One thing I’ve tried in the past week or so with my early plants and then with my main bunch sown a month later is to dose them with a diluted version of ‘Maxicrop’, which is a liquid seaweed extract concentrate. I diluted it 4 times more than you might normally use and treated plants in 15cm pots (about 15cm tall and 15cm wingspan) with 150ml and those in 8cm pots with 30 – 40ml to see the effect it had.

    All plants have grown much more rapidly in the past week but the smaller plants may also still have a slight nutrient deficiency (based on the purple hue of the underside of leaves).

    The other experiment I was trying was seeing at what point it becomes worthwhile to provide more water to the tomato plants (balancing the risk of cold and wet being bad with wet and warm being good). For my early plants, at 6 weeks post sowing, I dosed them all in 15cm pots with 100ml of rainwater and they grew measurably faster than before, when I was merely watering once a week from underneath by capillary flow/osmosis.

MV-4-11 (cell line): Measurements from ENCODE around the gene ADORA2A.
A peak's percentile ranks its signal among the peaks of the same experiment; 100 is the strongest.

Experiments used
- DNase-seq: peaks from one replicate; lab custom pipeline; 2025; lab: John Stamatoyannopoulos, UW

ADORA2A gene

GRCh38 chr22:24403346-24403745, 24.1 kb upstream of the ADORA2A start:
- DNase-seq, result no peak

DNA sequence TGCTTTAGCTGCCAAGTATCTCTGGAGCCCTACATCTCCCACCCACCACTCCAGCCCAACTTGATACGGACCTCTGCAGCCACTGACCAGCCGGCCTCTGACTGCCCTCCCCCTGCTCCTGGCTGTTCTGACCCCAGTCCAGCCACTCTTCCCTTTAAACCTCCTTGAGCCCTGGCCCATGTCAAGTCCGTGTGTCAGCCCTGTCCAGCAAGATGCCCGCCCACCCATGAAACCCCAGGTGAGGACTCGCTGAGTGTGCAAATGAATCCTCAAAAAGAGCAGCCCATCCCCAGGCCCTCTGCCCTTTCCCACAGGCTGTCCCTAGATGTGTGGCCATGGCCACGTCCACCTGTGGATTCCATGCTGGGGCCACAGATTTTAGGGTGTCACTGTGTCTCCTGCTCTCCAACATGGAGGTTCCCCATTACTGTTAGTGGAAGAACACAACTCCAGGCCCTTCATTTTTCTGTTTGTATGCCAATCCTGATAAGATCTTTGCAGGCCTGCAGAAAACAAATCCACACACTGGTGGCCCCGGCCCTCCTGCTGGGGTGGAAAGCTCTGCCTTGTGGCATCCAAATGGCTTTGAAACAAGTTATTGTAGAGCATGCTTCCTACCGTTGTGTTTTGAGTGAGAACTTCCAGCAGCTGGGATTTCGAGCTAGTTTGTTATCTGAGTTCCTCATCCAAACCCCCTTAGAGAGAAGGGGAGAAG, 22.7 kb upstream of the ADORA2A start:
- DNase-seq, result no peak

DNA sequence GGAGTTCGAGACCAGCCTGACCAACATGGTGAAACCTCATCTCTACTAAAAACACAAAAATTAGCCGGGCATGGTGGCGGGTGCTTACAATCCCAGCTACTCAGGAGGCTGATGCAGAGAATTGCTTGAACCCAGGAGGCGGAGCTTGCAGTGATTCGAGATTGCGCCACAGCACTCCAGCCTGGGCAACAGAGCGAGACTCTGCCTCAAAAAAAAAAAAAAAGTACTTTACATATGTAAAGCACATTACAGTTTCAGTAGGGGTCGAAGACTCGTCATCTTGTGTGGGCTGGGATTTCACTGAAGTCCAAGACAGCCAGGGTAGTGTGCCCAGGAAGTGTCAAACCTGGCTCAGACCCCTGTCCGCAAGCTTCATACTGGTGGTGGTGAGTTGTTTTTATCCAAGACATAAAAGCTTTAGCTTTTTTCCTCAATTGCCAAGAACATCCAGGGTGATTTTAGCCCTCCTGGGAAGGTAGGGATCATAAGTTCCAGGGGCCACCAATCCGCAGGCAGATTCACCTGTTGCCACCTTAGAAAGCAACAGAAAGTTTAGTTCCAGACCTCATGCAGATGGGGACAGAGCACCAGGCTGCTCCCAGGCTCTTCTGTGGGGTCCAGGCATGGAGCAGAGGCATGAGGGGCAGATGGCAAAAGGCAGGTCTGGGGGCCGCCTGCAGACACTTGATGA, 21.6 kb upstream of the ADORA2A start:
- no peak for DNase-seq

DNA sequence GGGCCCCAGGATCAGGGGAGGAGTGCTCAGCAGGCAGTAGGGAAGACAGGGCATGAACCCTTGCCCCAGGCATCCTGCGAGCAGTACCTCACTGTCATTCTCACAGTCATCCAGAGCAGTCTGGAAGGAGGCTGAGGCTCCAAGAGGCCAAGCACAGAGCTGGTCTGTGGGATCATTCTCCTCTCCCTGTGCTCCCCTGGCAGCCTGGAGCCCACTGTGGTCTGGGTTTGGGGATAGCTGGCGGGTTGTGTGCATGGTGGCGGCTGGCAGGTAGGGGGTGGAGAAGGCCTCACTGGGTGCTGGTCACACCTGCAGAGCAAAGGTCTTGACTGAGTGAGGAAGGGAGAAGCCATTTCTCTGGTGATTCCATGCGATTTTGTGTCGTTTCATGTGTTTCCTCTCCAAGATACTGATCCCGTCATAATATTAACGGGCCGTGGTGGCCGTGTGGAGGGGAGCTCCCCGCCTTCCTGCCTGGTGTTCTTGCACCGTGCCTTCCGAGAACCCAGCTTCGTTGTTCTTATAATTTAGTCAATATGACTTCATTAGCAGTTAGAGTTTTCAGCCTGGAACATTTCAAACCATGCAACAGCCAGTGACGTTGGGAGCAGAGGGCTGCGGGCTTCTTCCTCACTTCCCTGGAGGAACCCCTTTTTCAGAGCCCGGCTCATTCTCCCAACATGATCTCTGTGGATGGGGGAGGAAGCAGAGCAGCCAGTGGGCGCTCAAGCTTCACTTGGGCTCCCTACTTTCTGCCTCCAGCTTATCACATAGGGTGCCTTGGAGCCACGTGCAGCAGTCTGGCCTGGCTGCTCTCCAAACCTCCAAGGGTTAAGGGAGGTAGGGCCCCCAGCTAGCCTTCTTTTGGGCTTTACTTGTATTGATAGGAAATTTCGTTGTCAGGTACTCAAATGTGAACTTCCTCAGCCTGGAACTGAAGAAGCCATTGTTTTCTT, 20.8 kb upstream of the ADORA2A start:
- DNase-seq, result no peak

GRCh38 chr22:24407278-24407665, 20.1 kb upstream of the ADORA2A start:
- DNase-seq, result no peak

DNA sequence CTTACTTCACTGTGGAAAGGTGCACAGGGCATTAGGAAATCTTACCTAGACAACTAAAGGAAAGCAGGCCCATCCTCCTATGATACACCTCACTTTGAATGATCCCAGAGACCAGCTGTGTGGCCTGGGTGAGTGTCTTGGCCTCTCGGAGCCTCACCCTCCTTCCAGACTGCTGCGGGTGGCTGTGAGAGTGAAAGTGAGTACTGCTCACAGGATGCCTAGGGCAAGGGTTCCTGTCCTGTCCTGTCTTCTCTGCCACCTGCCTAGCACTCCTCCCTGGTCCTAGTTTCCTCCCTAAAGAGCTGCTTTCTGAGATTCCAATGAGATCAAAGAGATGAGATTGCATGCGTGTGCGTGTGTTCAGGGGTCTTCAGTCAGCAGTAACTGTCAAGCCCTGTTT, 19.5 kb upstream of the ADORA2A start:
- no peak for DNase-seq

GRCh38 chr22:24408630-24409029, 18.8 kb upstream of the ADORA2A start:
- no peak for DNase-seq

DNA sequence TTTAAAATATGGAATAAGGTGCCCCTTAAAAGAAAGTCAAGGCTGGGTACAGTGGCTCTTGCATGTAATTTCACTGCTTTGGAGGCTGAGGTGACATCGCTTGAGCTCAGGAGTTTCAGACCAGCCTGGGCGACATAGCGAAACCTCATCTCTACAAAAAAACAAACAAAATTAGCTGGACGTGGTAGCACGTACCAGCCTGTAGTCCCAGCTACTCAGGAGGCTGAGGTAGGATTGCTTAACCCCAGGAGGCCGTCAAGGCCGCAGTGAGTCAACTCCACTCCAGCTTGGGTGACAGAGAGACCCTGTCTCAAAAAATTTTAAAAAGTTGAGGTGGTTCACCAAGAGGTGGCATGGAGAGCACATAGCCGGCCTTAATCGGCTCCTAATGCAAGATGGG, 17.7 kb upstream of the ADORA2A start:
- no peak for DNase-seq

I only did this because the March this year has been so much milder than in recent years – we already have flowers on our plum and cherry tree and the pear trees are now starting to leaf also.

    • Nick
      | Reply

      Hi Rhys,
      We’re in for some warm weather so it will be good for a change to give them plenty of water and not have to worry about cold wet compost.
      I think that seaweed is one of the best organic options available and really helps stimulate growth.
      Sounds like your plants are doing very well.
      Cheers,
      Nick

      • Rhys Jaggar
        | Reply

        First flower on Maskotka today, April 3rd.

        Ridiculous how different this spring is to last year’s!! 57 days to first flower after sowing seeds a month too early!! What would happen if I actually sowed them on the right date?!